For individuals with heart conditions sodium may need to be further restricted to 2,000 mg/day or lower. Your doctor will let you know what sodium level you need to follow.
Other foods that tend to be high in sodium includes some cheeses, most lunch meats, soups, pre packaged bread mixes, bread and cereals, and food from restaurants.
A good rule of thumb to follow when using nutrition facts labels is to choose foods that have less than 300 mg sodium per serving. One other way to limit sodium is to divide your sodium intake over the number of meals and snacks you have. For example, if you are following a sodium level of 2,400 mg/day and you eat 3 meals and one snack most days, that could look something like 730 mg of sodium per meal and 200 mg sodium for your snack.
Heart Healthy Eating is Increasing Fiber Intake
Fiber is an important part of heart healthy eating because it actually lowers our total cholesterol. I am going to geek out here and share how this works, because I think it is so interesting. When we eat foods with fiber, the fiber binds to some of the bile in our digestive tract. (Bile is a fluid our bodies make to digest fats). We eliminate that bile when we go to the bathroom. Our bodies use cholesterol to make new bile, which therefore lowers our blood cholesterol. Fascinating!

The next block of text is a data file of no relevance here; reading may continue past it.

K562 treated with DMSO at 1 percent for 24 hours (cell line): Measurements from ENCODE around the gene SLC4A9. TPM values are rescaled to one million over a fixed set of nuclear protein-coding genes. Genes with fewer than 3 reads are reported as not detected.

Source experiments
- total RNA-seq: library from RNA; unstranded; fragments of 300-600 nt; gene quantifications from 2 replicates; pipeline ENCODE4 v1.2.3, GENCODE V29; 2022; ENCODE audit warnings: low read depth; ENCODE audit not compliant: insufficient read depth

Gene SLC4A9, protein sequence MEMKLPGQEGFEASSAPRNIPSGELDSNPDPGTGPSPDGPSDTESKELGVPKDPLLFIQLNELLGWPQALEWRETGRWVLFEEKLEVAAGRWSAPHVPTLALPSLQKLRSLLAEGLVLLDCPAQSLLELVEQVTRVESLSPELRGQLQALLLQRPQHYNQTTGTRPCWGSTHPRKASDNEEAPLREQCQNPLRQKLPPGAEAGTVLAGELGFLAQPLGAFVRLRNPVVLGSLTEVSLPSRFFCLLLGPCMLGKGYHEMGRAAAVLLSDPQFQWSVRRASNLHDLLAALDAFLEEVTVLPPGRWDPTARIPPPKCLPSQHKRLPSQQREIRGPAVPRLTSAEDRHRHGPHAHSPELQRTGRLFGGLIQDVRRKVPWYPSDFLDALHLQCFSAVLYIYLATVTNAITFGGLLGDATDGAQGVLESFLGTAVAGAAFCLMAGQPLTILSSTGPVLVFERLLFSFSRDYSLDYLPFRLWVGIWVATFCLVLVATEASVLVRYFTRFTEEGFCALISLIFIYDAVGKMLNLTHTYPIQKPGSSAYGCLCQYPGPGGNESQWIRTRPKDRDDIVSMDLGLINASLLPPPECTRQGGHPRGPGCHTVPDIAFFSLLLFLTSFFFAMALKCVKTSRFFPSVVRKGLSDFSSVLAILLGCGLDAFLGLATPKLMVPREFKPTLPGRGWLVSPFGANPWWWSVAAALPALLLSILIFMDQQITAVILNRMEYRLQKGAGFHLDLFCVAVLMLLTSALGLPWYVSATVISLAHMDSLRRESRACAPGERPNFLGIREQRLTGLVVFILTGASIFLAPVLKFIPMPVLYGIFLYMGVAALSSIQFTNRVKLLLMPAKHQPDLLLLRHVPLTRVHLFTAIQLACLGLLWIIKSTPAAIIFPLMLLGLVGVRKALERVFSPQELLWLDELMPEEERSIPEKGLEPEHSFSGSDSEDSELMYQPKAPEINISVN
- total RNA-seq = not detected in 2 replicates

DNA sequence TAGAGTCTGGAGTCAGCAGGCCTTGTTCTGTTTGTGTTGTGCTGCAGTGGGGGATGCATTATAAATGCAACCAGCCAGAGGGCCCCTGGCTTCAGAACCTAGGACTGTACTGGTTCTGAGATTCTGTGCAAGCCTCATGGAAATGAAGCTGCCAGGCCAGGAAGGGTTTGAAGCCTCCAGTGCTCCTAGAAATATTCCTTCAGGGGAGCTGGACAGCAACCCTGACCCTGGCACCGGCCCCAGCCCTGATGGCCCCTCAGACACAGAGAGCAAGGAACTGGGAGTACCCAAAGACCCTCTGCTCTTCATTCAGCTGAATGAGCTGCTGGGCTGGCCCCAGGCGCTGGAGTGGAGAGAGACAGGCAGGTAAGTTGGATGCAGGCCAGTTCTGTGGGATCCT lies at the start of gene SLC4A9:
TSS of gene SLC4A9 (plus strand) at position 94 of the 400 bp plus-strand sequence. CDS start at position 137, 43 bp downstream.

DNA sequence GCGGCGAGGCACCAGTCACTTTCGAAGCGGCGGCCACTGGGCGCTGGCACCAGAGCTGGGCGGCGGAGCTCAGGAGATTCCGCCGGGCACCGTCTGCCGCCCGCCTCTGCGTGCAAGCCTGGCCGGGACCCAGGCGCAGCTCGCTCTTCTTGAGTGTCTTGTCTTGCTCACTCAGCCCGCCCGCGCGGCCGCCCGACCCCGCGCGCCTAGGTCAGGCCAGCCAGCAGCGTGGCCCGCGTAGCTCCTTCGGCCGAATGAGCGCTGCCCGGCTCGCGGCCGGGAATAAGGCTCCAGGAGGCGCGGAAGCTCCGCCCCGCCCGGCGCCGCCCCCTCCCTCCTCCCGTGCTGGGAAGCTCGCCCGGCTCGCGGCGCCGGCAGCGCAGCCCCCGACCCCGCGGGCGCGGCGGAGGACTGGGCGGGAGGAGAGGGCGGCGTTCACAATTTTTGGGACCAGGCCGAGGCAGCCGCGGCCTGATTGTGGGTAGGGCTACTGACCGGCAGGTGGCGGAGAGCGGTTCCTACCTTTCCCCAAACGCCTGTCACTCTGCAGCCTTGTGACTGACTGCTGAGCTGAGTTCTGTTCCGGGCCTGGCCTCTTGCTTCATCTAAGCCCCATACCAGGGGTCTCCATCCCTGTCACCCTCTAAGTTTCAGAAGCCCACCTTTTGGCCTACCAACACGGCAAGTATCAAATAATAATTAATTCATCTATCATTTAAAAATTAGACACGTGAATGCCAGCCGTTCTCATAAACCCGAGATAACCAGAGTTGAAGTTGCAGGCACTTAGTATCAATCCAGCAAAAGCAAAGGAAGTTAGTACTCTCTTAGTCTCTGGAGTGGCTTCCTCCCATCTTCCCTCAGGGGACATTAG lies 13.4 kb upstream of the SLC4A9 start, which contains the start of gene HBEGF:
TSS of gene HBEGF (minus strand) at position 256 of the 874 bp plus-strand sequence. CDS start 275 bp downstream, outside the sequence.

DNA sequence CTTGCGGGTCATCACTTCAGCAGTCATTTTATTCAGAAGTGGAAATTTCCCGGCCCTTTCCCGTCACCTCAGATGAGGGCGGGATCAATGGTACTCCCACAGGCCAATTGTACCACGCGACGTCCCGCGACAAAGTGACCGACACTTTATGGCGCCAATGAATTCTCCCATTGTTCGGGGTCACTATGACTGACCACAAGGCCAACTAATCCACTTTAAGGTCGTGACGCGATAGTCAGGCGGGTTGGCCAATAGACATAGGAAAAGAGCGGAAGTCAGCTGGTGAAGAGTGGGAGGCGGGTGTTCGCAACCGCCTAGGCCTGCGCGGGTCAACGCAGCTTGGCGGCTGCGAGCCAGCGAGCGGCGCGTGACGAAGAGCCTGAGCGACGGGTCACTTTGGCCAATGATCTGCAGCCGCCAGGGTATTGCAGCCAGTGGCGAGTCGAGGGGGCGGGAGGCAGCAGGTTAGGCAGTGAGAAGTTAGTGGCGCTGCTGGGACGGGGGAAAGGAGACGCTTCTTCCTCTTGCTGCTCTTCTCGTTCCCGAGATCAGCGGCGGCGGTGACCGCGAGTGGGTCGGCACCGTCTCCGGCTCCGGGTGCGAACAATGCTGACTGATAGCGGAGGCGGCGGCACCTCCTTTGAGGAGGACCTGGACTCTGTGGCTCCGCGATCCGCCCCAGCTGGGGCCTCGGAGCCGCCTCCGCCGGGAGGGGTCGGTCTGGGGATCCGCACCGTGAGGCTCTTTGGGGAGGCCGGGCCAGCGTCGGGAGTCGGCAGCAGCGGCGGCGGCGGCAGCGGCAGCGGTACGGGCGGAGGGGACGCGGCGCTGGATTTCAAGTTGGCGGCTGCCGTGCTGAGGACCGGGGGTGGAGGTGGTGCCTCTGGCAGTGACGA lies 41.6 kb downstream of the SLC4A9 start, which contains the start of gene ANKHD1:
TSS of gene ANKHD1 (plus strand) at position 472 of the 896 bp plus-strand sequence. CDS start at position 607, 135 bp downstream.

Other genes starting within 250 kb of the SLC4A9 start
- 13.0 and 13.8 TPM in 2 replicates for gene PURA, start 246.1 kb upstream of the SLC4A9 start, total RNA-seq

Fiber is found in whole grains, beans, vegetables, fruits, nuts and seeds.
Women under 50 years of age need at least 25 gm or fiber daily. Women 50 years and older need at least 21 gm of fiber per day.
Men under 50 years of age need at least 38 gm of fiber per day. Men that are 50 years and older need 30 gm or more of fiber daily.
Replace Added Sugars and Refined Grains
While saturated fats and trans fats can contribute to high triglycerides, I think it surprises a lot of people to learn that refined grains that are low in fiber, and added sugars also cause elevated triglycerides.
To reduce the white refined grains in your diet you can choose to replace white bread with breads that have more fiber. You can also substitute white pasta with whole wheat pasta or pasta made with lentils or chick peas. You can also choose corn tortillas over white flour tortillas, and using brown rice in place of white rice.